If you ask me how I feel about cake, I will tell you that I don’t like cake. #TeamPie all day long. But then I remember the birthday cakes of my childhood… light, fluffy, no buttercream, and filled with fruit. The standard was strawberry, but Mango Cake was supreme. I love mangoes way more than I dislike cake. With the Great Philippine Mango Surplus of 2019 and 2020, I have been experimenting with all sorts of tarts, mousses, pies, curds, and cakes. The Champagne, Atulfo, or Alphonso mango is the only correct mango to use for this recipe. You can find a link for mango puree in my Merkado.
I love mangoes. I love them unripe, sour, and dipped in bagoong. I love them in a chutney, with sticky rice, or dried with tajin. But nothing is as glorious as a Mango Cake. Unlike most American cakes, this one is light and not super sweet which means you should totally have seconds!
Course: Dessert, Merienda
Keyword: cake, dessert, Filipino, Mango
3 9-inch cake pans
Stand mixer or hand mixer
Chiffon Cake – egg yolk mixture
230gramscake flour, sifted
250 gramsgranulated sugar
1tspDiamond Kosher salt
5egg yolks (large eggs)
3/4cuproom temperature water
Zest from 1/2 lemon (about 1.5 tsp)
Chiffon cake – egg white mixture
264gramsegg whites, room temperature(about 8 large egg whites)
1/2tspcream of tartar
50 gramsgranulated sugar
Mango Whipped Cream
2cupsHeavy whipping cream
2Mangoes, finely chopped
3Mangoes, halves only. Add the extra mango flesh around the pit to the finely chopped mango mixture
Pre-heat oven to 325*F. Line the bottom of your cake pans with parchment. Do not use any non-stick or grease since the cake needs to stick to the sides of the pain to rise).
Whisk together your dry ingredients in a large bowl.
Add the egg yolks, water, vegetable oil, citrus zest, and vanilla to your mixing bowl. With the paddle attachment, mix on medium-high speed until well combined.
Whisk the egg mixture into the flour mixture until well combined.
To prepare for the egg white mixture, wash your bowls and attachments, ensuring no grease or moisture is present. Use lemon juice and a paper towel to wipe down all the equipment and let it dry.
With a whisk attachment, beat your egg whites and cream of tartar on medium speed until soft peaks form. Increase to high speed while slowly pouring in your granulated sugar. Beat until stiff peaks form (5-6 minutes).
Using a spatula or whisk, fold one third of your egg whites into the batter until well combined. Repeat again for each third. Be careful not to overmix and deflate your batter since the air in the egg whites will help your cake rise.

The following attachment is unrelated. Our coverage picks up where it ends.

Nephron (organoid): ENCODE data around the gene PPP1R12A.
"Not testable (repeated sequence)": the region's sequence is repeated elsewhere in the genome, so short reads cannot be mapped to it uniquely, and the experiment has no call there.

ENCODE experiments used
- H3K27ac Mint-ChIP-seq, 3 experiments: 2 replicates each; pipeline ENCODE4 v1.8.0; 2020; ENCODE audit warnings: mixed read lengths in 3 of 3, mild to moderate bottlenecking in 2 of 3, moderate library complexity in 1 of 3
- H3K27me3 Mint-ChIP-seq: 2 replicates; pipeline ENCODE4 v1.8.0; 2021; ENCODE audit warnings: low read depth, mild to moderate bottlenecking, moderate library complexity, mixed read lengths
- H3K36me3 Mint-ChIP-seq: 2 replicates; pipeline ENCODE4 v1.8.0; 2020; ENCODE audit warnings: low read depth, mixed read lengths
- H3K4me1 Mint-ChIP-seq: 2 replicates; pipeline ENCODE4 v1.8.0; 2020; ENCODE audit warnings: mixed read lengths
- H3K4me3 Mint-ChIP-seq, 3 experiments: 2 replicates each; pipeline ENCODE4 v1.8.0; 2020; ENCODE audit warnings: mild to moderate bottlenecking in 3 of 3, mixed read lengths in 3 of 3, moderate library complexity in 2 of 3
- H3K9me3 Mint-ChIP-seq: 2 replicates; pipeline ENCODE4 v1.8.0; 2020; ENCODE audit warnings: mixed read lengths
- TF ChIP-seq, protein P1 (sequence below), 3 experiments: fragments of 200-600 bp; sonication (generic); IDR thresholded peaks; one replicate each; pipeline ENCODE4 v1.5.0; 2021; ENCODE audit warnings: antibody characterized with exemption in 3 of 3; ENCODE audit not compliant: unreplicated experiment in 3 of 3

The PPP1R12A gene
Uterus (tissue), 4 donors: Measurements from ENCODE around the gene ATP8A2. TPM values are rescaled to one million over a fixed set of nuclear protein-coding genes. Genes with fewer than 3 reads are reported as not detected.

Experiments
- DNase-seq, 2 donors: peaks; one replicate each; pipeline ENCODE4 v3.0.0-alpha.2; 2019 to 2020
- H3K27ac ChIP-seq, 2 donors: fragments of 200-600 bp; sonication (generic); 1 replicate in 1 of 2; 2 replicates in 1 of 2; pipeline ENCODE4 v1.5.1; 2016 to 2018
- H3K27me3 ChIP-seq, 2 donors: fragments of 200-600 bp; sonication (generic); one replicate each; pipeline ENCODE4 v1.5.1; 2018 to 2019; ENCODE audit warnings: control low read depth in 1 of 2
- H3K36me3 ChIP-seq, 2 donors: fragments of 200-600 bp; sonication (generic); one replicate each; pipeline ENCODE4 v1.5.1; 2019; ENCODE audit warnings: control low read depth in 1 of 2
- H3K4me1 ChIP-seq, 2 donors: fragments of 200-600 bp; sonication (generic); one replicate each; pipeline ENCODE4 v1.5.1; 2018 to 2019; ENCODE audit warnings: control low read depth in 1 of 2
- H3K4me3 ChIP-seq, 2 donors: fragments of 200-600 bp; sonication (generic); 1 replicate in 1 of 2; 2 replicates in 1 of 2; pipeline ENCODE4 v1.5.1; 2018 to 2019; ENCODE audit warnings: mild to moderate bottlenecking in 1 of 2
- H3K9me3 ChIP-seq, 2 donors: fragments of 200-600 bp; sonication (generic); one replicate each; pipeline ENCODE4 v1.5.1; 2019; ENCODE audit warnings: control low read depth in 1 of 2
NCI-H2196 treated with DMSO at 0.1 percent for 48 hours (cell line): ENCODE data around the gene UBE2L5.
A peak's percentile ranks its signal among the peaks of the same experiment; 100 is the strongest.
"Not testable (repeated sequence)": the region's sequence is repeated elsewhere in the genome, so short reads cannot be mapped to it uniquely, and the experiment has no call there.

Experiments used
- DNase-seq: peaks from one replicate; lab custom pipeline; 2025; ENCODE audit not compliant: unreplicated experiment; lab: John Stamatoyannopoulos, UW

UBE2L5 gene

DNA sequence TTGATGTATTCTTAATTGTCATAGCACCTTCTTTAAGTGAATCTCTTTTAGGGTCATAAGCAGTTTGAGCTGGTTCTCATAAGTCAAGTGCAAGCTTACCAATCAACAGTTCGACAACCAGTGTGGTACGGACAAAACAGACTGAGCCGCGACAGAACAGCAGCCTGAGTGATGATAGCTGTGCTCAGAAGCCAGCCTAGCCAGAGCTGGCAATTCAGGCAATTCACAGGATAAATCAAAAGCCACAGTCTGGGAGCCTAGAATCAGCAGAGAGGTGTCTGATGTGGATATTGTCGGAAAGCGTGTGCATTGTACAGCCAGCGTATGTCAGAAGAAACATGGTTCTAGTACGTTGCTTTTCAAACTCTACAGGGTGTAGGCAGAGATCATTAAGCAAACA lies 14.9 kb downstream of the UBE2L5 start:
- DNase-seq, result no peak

Divide the batter equally into your 3 cake pans. Bake for approximately 30 minutes or until the top springs back when you press down gently.
Remove from oven and cool upside down over wire racks. Cooling them upside down prevents the cake from sinking in the middle.
Once completely cooled, run a knife along the edges and remove from the cake pan. Don't forget to peel off the parchment from the bottom of the cake!
Mango whipped cream
Combine whipping cream, powdered sugar, and vanilla in a mixing bowl and whip on medium high speed until medium peaks form.
Add mango curd and continue whipping until stiff peaks form.
Assemble the cake
Mix slightly less than 2 cups of your whipped cream with the chopped mangoes. Divide mixture in 2.
Spread the mango and whipped cream mixture on top of the first layer of cake. Repeat with the remaining layer of cake.
Create a "crumb layer" of whipped cream by covering the cake in a thin layer of whipped cream. Place in the refrigerator for 15 minutes to set.
Time to prepare the remaining mango halves. Using a knife, carefully peel away the skin on each half. You can also use a large spoon to scoop it out into one intact piece.
Cut half of your mangoes into thin strips longwise. Cut the remaining mangoes into thin strips on the shorter end. This will give you different sizes of mango strips to decorate the cake.
Remove the cake from the refrigerator to decorate.
Layer the mango slices around the cake, starting from the outside and working your way towards the center using the longer mango slices first. Overlap each mango slice slightly onto the next. Continue layering until you have a 1 to 1/2 inch sized hole in the center
Roll up a mango strip into a rosette and place it into the center.
Let the cake set for at least an hour before serving.
Japanese chiffon cake recipes call for cold egg whites while omitting the cream of tartar. It is very different from Western recipes, but it creates smaller bubbles that are supposedly stable enough without the cream of tartar addition. For the whipped cream, if you don’t have mango curd, you can do the following:
Bloom 1 packet of gelatine in 1/4 cup water for ten minutes without stirring. In the meantime, prepare your whipped cream by whipping your cream, granulated sugar, and vanilla in a stand mixer with a whisk attachment. Microwave the gelatine for 15 seconds then whisk until smooth. Whisk this into 1 cup of mango puree. While the mixer is still running, pour the puree/gelatine mixture into the whipped cream. Continue whipping until stiff peaks form. Cover and store in refrigerator until ready to use.
***Full disclosure, I use this method OFTEN because I don’t always have mango curd on hand. BUT, once I open the can for this method, I make mango curd out of the remaining puree. The circle of life.
Want mamon AND cake? Reserve 2 cups of batter for mamon and use 3 8-inch cake pans for the cake. To make mamon, all you have to do is mix in 1-2 tbsp of melted unsalted butter into 2 cups of your reserved batter. Pour into cupcake or muffin containers and bake for 20 minutes or until you can press down lightly on top and the cake springs back.